So, the other day I went ahead and bought a Topeak Morph Turbo G (http://www.topeak.com/products/Morph-Pumps). I read lots of good (http://kentsbike.blogspot.com/2008/07/topeak-morph-pumps.html) things (http://bikeportland.org/forum/showpost.php?p=26410&postcount=26) about Morph tire pumps and decided I'd get one with all the bells and whistles. I tried it out and it is at least as good as the reviews say! It is very easy and convenient to pump. I inflated a dead-flat 27" x 1-1/4" tire to 85 pounds in around 90 strokes and I was not pushing very hard at all. I can easily imagine getting over 100 PSI with this pump. The pump's gauge matched within two pounds of a stick-type tire gauge. The combination of flip-out foot brace, T-handle and the flexible hose make pumping as pleasant as it can possibly be, almost like a garage pump with up-and-down effort out of your shoulders so you can really lean on it. The valve clamp went on and off easily with almost no air leakage although as other reviews note it works opposite most clamps; it is locked on in the UP position (no big deal). I really like this pump but one downer: The plastic gizmo that holds the flexible tube and valve clamp when the pump is stored broke before I even took it near a bike, just fiddling with it normally in the house. It would not be a big deal if this happened on a ride, the pump would still work just fine and the hose could be taped, tied or velcro'd to the pump body so it didn't flop around. I'll return it tomorrow and I am sure it will be replaced. Still, it's annoying. :mad:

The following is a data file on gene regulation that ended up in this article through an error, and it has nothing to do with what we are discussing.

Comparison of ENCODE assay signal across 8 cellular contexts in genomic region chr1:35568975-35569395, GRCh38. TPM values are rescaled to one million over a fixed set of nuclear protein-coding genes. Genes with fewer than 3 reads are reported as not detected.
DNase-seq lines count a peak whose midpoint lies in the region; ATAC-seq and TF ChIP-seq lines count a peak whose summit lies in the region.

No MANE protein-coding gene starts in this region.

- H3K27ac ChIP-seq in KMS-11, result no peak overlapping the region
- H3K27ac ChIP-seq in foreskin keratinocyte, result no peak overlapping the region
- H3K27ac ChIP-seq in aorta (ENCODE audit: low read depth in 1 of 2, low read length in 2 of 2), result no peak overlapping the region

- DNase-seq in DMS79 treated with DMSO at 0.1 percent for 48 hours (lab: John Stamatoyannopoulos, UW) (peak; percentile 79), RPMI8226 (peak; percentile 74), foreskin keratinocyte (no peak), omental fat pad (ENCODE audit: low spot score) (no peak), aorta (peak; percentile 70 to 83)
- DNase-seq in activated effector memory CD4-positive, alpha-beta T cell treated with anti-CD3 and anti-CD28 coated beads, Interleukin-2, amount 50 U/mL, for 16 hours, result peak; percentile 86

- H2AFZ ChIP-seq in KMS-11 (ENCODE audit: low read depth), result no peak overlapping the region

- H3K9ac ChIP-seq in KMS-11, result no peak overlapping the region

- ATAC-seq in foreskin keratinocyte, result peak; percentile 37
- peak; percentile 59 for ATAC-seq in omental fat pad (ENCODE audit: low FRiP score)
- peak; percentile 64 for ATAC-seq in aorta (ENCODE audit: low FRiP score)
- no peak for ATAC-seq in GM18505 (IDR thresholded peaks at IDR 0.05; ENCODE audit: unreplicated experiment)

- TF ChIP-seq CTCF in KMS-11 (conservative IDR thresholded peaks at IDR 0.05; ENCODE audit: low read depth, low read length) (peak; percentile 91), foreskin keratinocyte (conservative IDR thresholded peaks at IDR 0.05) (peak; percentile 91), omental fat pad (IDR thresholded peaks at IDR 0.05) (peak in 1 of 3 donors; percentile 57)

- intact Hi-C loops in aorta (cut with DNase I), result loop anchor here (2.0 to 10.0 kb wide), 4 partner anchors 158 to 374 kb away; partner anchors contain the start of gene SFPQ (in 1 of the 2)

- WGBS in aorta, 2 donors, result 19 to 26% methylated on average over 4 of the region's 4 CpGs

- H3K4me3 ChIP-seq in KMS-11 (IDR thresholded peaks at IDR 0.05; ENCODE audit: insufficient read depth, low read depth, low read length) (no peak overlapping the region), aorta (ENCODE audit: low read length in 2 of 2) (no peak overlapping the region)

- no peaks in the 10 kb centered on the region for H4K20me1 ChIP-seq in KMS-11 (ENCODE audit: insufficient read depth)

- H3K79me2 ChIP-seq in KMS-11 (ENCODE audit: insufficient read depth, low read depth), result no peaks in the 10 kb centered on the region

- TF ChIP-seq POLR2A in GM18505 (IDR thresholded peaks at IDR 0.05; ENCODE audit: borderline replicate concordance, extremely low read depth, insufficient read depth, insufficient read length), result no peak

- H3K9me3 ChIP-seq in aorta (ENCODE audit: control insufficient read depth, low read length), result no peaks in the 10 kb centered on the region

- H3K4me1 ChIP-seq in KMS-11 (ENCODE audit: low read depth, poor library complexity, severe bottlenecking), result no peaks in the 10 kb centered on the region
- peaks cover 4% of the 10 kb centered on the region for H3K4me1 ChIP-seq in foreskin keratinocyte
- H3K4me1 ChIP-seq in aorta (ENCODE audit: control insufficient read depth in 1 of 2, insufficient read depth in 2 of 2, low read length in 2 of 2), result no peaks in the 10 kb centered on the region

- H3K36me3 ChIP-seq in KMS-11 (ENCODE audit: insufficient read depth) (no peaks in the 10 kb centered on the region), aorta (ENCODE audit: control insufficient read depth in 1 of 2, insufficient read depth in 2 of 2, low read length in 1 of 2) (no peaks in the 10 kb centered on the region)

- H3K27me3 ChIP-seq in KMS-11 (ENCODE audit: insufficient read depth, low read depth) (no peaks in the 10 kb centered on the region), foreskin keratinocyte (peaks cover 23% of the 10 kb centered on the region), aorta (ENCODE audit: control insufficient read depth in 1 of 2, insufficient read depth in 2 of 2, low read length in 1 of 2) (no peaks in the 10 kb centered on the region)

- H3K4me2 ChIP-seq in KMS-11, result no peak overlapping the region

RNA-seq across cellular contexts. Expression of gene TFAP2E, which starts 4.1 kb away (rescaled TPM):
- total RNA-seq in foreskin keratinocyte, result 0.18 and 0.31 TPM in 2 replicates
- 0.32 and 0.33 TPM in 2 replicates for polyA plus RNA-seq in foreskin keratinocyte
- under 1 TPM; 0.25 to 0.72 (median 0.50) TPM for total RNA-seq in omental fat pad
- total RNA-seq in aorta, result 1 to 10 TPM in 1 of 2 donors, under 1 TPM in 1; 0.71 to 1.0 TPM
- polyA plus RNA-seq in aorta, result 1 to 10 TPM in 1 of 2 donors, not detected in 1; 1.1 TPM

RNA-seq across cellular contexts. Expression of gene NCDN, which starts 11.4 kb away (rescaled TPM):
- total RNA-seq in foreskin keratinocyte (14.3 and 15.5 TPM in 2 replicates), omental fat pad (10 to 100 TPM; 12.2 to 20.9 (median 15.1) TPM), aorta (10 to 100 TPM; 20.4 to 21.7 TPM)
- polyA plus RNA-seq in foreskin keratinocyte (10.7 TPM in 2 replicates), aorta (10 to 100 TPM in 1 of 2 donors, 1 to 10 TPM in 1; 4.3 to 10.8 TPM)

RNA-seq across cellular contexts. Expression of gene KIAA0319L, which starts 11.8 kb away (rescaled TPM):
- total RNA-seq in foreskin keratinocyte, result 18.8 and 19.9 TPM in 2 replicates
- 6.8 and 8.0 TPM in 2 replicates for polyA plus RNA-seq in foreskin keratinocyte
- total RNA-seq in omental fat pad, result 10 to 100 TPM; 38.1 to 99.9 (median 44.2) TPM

But honestly, that Topeak is good enough that I might get a second one, too. That Turbo G model is 13.8" long and 10 ounces. For less money, the Morph Mini can shrink 3.5" and and 4 ounces off my load. It loses the gauge and a bit of the pump-stroke length (meaning more strokes to fill a tire) but I think it would still be an excellent pump capable of getting up to road-riding pressures quickly and easily. (Topeak rates them both to 160 PSI.)